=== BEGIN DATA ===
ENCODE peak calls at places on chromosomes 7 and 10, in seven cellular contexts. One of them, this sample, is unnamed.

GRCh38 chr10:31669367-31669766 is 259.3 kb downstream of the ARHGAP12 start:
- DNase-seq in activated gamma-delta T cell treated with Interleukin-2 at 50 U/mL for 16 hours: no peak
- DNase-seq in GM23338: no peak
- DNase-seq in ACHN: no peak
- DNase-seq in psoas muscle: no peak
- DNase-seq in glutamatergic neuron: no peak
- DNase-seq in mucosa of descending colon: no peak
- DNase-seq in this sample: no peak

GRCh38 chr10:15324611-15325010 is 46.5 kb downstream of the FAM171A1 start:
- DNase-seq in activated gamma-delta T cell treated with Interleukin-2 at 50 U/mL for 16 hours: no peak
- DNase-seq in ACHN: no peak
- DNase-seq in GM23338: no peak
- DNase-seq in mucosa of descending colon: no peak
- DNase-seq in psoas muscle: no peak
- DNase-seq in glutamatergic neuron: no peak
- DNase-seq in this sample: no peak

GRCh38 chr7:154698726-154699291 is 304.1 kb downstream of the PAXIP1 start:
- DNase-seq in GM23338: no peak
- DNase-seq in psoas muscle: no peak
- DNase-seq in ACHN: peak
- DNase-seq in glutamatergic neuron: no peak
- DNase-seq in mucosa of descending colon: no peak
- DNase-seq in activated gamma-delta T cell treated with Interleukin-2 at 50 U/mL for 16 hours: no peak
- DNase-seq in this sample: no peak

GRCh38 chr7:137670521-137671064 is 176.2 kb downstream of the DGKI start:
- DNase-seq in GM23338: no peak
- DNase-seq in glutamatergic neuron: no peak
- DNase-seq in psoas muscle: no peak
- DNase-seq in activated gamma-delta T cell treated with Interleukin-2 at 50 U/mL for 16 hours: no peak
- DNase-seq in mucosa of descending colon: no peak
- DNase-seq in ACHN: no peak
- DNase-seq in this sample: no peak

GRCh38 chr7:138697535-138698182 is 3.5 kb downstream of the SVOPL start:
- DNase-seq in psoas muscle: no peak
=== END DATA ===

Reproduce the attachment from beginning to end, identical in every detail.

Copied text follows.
ENCODE peak calls at places on chromosomes 7 and 10, in seven cellular contexts. One of them, this sample, is unnamed.

GRCh38 chr10:31669367-31669766 is 259.3 kb downstream of the ARHGAP12 start:
- DNase-seq in activated gamma-delta T cell treated with Interleukin-2 at 50 U/mL for 16 hours: no peak
- DNase-seq in GM23338: no peak
- DNase-seq in ACHN: no peak
- DNase-seq in psoas muscle: no peak
- DNase-seq in glutamatergic neuron: no peak
- DNase-seq in mucosa of descending colon: no peak
- DNase-seq in this sample: no peak

GRCh38 chr10:15324611-15325010 is 46.5 kb downstream of the FAM171A1 start:
- DNase-seq in activated gamma-delta T cell treated with Interleukin-2 at 50 U/mL for 16 hours: no peak
- DNase-seq in ACHN: no peak
- DNase-seq in GM23338: no peak
- DNase-seq in mucosa of descending colon: no peak
- DNase-seq in psoas muscle: no peak
- DNase-seq in glutamatergic neuron: no peak
- DNase-seq in this sample: no peak

GRCh38 chr7:154698726-154699291 is 304.1 kb downstream of the PAXIP1 start:
- DNase-seq in GM23338: no peak
- DNase-seq in psoas muscle: no peak
- DNase-seq in ACHN: peak
- DNase-seq in glutamatergic neuron: no peak
- DNase-seq in mucosa of descending colon: no peak
- DNase-seq in activated gamma-delta T cell treated with Interleukin-2 at 50 U/mL for 16 hours: no peak
- DNase-seq in this sample: no peak

GRCh38 chr7:137670521-137671064 is 176.2 kb downstream of the DGKI start:
- DNase-seq in GM23338: no peak
- DNase-seq in glutamatergic neuron: no peak
- DNase-seq in psoas muscle: no peak
- DNase-seq in activated gamma-delta T cell treated with Interleukin-2 at 50 U/mL for 16 hours: no peak
- DNase-seq in mucosa of descending colon: no peak
- DNase-seq in ACHN: no peak
- DNase-seq in this sample: no peak

GRCh38 chr7:138697535-138698182 is 3.5 kb downstream of the SVOPL start:
- DNase-seq in psoas muscle: no peak